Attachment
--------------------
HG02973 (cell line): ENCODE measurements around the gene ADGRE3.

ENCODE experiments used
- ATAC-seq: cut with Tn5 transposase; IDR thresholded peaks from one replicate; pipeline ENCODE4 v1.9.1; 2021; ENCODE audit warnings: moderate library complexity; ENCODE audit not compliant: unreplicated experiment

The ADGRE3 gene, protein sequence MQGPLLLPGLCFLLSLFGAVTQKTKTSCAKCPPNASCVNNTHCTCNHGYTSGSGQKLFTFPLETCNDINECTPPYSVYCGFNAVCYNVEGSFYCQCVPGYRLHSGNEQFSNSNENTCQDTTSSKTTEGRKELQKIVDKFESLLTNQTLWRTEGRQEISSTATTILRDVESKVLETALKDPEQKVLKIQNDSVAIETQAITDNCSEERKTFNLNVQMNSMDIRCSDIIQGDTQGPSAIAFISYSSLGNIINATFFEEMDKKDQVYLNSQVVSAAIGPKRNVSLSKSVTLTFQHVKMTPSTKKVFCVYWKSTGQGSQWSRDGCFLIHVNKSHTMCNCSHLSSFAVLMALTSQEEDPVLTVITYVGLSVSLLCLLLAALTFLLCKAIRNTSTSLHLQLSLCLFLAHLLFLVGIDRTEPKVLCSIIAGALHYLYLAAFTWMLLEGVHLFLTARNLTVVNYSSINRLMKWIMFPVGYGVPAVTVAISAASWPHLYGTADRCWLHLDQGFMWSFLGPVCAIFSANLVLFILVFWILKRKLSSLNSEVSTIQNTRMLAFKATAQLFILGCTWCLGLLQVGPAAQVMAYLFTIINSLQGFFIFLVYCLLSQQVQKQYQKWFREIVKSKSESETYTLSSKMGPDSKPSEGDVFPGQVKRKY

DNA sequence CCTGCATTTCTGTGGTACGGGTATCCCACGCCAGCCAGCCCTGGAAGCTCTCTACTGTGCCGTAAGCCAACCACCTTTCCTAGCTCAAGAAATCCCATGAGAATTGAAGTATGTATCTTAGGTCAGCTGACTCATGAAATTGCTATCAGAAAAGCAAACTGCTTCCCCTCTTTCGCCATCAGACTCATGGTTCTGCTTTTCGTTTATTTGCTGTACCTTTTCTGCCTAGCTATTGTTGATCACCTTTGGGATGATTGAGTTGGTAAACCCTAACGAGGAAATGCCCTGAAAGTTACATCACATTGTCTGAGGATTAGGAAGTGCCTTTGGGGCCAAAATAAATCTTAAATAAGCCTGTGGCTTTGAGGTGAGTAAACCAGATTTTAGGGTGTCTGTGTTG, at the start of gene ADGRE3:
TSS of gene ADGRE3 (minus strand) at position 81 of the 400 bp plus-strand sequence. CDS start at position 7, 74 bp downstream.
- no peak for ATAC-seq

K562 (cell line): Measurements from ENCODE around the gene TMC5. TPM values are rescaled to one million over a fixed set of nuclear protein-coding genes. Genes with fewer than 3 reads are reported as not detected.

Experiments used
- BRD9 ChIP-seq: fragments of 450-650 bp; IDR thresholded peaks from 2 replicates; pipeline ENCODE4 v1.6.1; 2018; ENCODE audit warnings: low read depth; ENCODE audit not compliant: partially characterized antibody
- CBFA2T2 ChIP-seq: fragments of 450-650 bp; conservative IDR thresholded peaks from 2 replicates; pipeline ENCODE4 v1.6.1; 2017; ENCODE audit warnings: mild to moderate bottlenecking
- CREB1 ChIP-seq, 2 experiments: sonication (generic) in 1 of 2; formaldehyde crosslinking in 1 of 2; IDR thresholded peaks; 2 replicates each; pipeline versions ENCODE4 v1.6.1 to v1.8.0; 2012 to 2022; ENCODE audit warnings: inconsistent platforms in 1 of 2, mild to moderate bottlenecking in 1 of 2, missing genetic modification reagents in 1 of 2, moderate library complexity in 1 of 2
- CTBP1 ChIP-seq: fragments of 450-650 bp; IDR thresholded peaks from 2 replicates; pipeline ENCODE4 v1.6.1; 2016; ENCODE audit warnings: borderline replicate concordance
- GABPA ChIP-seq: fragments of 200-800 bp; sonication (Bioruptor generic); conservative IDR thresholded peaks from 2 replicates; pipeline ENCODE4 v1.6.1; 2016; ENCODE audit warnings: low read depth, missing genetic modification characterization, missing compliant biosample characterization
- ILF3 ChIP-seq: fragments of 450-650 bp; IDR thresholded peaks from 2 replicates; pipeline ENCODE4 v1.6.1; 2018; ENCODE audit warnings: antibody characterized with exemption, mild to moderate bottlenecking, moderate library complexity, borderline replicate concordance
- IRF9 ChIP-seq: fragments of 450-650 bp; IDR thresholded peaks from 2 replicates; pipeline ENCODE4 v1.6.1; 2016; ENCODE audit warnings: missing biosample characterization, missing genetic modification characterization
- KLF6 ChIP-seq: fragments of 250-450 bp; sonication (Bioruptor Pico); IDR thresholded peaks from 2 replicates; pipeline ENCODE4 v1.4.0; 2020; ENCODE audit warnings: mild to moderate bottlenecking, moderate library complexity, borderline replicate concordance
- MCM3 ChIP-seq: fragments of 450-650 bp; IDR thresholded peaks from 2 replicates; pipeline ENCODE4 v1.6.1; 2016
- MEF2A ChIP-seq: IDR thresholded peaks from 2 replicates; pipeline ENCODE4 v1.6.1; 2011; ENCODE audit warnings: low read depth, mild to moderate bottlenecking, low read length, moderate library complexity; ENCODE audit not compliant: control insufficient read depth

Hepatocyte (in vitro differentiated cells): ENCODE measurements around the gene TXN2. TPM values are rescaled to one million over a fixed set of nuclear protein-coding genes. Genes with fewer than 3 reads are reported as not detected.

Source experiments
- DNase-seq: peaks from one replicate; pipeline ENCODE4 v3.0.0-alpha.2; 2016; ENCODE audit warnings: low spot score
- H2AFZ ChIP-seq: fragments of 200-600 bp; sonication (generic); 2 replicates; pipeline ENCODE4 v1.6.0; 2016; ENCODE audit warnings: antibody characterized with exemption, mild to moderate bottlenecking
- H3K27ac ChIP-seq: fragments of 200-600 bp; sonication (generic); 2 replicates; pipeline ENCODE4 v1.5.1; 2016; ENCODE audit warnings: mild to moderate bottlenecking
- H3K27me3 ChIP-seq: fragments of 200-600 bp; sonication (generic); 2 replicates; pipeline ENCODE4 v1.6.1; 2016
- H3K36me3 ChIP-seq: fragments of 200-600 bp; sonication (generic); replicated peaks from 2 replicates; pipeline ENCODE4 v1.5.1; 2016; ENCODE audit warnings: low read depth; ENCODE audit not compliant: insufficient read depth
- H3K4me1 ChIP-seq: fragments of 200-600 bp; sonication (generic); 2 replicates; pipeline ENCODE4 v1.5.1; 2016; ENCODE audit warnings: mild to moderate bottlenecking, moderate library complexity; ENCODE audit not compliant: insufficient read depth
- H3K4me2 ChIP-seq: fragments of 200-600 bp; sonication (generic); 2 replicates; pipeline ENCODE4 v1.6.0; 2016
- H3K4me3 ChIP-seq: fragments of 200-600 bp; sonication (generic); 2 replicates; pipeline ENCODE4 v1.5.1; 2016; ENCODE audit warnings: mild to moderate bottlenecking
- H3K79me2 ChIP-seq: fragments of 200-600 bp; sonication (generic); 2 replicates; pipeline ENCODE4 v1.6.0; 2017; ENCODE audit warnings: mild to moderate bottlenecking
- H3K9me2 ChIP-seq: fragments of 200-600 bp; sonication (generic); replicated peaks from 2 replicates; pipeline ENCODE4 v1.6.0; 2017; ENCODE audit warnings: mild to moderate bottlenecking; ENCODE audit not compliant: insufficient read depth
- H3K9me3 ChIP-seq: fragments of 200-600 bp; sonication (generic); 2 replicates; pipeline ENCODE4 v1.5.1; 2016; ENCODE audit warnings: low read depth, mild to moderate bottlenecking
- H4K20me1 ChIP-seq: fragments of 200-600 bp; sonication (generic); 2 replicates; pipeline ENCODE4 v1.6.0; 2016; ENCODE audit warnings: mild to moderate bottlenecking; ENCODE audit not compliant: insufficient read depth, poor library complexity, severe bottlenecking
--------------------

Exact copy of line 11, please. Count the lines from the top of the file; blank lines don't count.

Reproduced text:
- CBFA2T2 ChIP-seq: fragments of 450-650 bp; conservative IDR thresholded peaks from 2 replicates; pipeline ENCODE4 v1.6.1; 2017; ENCODE audit warnings: mild to moderate bottlenecking